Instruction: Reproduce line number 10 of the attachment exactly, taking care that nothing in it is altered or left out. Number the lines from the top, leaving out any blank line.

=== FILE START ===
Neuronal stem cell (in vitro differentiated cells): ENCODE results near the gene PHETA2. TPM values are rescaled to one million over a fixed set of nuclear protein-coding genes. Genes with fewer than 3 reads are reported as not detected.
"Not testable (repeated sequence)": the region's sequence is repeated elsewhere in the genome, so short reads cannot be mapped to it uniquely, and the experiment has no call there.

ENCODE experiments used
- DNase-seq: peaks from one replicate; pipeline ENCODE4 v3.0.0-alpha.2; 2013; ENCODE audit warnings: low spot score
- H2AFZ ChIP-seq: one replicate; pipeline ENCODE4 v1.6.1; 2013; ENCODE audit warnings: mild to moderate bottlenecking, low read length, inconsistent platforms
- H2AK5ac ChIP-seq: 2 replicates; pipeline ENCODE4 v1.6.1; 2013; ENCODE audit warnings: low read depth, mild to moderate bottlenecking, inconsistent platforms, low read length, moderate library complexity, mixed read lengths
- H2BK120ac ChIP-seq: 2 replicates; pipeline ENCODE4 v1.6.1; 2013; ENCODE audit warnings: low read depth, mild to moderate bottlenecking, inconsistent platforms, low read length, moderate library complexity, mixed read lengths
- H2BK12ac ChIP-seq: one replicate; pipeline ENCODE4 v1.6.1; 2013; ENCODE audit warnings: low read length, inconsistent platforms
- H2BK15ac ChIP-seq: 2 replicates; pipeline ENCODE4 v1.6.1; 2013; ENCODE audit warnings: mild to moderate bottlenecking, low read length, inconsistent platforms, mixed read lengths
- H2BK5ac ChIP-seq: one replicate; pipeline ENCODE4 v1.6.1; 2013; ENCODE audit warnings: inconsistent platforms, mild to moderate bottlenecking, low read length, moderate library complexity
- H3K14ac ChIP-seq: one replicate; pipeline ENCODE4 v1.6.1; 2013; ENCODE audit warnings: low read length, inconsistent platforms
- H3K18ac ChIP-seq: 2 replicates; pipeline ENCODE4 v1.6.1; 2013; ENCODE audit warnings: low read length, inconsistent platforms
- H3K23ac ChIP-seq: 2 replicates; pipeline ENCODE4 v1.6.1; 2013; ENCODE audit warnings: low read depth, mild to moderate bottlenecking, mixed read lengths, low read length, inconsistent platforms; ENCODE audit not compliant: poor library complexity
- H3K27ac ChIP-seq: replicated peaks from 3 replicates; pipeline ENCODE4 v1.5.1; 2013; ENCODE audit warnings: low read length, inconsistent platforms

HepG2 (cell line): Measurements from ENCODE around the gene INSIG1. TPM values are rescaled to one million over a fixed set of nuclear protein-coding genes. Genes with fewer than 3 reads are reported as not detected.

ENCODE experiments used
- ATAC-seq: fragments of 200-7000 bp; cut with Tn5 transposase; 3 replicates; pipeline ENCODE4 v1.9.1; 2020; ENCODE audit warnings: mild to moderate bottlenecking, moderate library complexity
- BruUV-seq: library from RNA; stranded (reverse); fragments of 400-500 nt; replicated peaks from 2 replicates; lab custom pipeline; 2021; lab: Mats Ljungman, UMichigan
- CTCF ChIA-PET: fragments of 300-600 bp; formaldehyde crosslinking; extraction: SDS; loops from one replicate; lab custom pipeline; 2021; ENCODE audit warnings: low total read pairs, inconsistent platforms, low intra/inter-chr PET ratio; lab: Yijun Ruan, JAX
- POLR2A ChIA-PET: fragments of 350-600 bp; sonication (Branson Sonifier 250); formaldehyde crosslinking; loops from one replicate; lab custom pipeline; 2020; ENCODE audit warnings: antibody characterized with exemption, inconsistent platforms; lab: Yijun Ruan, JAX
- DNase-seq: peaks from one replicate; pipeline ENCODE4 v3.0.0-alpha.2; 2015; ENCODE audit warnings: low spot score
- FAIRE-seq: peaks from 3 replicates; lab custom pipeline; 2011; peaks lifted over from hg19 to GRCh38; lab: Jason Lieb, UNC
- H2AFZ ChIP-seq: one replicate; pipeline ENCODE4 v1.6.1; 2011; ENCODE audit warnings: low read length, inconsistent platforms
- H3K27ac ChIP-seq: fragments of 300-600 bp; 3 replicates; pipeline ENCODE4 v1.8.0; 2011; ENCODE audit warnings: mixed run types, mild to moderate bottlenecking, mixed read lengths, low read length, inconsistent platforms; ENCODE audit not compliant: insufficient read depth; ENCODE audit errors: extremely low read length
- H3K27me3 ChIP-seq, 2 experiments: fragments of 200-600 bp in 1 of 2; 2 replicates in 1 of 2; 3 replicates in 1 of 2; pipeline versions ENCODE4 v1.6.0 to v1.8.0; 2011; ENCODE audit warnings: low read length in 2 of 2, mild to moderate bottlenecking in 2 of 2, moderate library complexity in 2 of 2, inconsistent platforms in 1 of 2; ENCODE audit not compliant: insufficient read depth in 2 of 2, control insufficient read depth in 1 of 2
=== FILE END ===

- H2BK5ac ChIP-seq: one replicate; pipeline ENCODE4 v1.6.1; 2013; ENCODE audit warnings: inconsistent platforms, mild to moderate bottlenecking, low read length, moderate library complexity